After the release of Toronto Book Award nominated anthology, The Unpublished City, the Toronto International Festival of Authors and Book*hug invite you to the release of its sequel, The Unpublished City II. It this iteration, the collection features creative non-fiction from Toronto’s emerging literary talents as part of the Toronto Lit Up book launch series.
The anthology is edited by Phoebe Wang, Canisia Lubrin and Dionne Brand with a foreword by Tracey Lindberg.
Orient yourself in the city with these nineteen works of creative non-fiction that offer a different, more multifarious wayfinding. In this second volume of The Unpublished City, imagination is the means by which these writers find detours, shortcuts and convergences. Even as they are inventing and imagining the city, these emerging Toronto-based writers find themselves marked through tender and violent encounters. For them, the city is more than backdrop, but a witness, an accomplice and a lover.
This anthology’s maps of experience bring us beyond the city’s limits to the cul-de-sacs and vertical dimensions of Mississauga, Vaughan, North York and Scarborough. They follow buried creeks and migratory bird corridors, they chase highs and confront colonial landmarks, they navigate waiting rooms and prop up fallen strangers. Shaped by the city, their visions also shift and plot its architectures of living in an endless symbiosis.
Toronto Lit Up is a three year initiative, spearheaded by the Toronto International Festival of Authors and the Toronto Arts Council, designed to spotlight Toronto’s writers and empower local artists with career-building opportunities. Click here for more information.
Jennifer Batler is a writer from Toronto whose work has been published by the North American Dostoevsky Society and the Hart House Review. She is currently working on a novel set in the menacing environs of Southern Ontario cottage country.
Donna-Michelle St. Bernard aka Belladonna the Blest is an emcee, playwright and agitator based in Toronto.
Lue Boileau is a storyteller and performer with origins in Portland, Jamaica. She writes magical realism, poetry, short fiction and erotica. Her work has been featured as a guest author at the annual Naked Heart Literary Festival, and From The Root: Literary Journal for Women of Colour. She is a Diaspora Dialogues author and is currently working on her manuscript of short afro-futurist fiction, A Whistling Woman.
Angela Britto is a Tamil writer and arts administrator based in Toronto. Born in Colombo and raised in Bahrain and Canada, she has worked in program management, communications, outreach and equity in the non-profit and public sectors. Her professional, academic and artistic interests are in race, gender, diaspora, representation and social justice. She has an MA in English from the University of Pennsylvania. Her piece “13th Floor” in The Unpublished City II is her debut publication.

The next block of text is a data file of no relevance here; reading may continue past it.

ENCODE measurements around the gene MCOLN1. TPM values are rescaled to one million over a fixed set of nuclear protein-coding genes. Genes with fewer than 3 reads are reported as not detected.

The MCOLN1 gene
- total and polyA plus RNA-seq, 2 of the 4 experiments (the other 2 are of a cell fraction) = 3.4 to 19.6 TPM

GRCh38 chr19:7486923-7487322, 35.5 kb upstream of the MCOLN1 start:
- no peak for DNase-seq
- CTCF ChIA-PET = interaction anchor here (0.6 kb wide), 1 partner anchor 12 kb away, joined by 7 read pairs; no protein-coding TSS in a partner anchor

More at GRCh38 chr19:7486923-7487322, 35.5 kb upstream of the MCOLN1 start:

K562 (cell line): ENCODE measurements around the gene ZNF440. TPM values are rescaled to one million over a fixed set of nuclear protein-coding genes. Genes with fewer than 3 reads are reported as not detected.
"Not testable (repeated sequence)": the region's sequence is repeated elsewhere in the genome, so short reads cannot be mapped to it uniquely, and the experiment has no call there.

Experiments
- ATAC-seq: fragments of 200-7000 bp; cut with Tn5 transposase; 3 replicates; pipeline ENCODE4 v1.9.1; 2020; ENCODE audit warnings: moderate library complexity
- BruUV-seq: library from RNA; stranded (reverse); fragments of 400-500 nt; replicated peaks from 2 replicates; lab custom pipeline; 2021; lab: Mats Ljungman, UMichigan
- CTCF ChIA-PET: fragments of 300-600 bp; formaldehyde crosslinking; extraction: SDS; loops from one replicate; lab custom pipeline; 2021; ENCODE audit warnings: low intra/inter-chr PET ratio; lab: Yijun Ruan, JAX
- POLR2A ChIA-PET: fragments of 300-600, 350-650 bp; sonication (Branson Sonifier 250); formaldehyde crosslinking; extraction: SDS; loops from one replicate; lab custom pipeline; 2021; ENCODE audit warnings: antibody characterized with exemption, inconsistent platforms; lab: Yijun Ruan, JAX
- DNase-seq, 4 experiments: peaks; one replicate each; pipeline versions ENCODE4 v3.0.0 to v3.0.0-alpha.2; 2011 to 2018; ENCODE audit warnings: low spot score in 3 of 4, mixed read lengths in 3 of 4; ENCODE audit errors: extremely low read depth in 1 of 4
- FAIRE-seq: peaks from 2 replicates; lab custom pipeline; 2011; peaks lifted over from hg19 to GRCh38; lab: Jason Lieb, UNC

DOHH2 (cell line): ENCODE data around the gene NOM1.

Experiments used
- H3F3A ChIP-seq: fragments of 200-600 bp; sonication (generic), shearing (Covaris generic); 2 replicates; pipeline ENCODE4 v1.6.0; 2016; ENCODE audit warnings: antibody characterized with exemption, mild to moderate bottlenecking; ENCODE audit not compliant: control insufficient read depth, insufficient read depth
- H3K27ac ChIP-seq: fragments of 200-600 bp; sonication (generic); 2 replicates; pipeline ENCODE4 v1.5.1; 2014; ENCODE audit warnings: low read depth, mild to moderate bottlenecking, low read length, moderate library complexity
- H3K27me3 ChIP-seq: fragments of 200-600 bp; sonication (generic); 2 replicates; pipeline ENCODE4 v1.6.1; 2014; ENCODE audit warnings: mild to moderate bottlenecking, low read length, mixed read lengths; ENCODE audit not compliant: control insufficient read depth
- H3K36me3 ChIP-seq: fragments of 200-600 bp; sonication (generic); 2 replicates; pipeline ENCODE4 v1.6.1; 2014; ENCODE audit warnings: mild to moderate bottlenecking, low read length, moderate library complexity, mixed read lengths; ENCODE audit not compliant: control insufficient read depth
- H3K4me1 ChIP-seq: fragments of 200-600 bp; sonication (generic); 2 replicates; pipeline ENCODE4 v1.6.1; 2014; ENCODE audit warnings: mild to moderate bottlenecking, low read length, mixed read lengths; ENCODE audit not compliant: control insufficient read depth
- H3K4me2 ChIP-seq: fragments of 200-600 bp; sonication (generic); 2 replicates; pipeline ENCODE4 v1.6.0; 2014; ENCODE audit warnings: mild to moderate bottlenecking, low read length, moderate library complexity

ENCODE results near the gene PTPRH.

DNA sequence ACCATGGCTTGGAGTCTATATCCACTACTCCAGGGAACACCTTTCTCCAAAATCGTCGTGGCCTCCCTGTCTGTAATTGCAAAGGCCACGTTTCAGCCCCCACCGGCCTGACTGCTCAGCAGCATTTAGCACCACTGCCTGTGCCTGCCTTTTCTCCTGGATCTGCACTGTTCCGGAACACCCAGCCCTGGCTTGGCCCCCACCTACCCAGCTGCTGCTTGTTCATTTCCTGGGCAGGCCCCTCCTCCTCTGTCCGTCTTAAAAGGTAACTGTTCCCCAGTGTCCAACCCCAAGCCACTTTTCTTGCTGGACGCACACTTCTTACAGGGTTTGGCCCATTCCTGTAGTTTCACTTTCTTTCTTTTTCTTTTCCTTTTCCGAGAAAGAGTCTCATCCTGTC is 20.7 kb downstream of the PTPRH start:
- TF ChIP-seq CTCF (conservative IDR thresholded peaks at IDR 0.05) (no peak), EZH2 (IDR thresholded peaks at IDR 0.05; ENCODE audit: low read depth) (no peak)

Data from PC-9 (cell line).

Fathima Cader is a Toronto-based writer and litigator. Her essays, creative non-fiction, and poetry have been published in The New Inquiry, Hazlitt, Apogee, The Funambulist, Warscapes, Canadian Woman Studies, and elsewhere. She holds a Master of Arts in English from the University of Toronto and a Marlee G. Kline Essay Award from the University of British Columbia's Faculty of Law. She teaches at the University of Windsor's Faculty of Law and is an incoming faculty member at the City College of New York's Beyond Identity program. She largely splits her time between Toronto and Sri Lanka.
Rachel Chen is a Toronto-based writer. While she enjoys creative writing, journalism is her first love. You can find her work in Chatelaine, Noisey, LooseLeaf Magazine, Maclean’s, the UC Review and The Varsity. You can find her crying over women in rock, or eyeing good wine, charcuterie cuts, and artisan cheese.
Aylan Couchie is an interdisciplinary Anishinaabe artist and writer from Nipissing First Nation in Northern Ontario. She is a NSCAD University alumna and received her MFA in Interdisciplinary Art, Media and Design at OCAD University where she focused her studies on the relationship between reconciliation and monuments and public art. Her work explores the impacts of colonialism on First Nations people as well as issues of cultural appropriation and representation. She’s been the recipient of several awards including an “Outstanding Student Achievement in Contemporary Sculpture” award through the International Sculpture Centre and a Premier’s Award through Ontario Colleges.